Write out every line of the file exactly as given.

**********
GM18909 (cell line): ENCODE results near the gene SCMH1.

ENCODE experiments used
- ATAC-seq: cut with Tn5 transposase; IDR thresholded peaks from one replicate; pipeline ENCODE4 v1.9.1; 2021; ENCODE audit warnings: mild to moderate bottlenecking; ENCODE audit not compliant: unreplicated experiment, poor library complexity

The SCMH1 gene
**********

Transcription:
GM18909 (cell line): ENCODE results near the gene SCMH1.

ENCODE experiments used
- ATAC-seq: cut with Tn5 transposase; IDR thresholded peaks from one replicate; pipeline ENCODE4 v1.9.1; 2021; ENCODE audit warnings: mild to moderate bottlenecking; ENCODE audit not compliant: unreplicated experiment, poor library complexity

The SCMH1 gene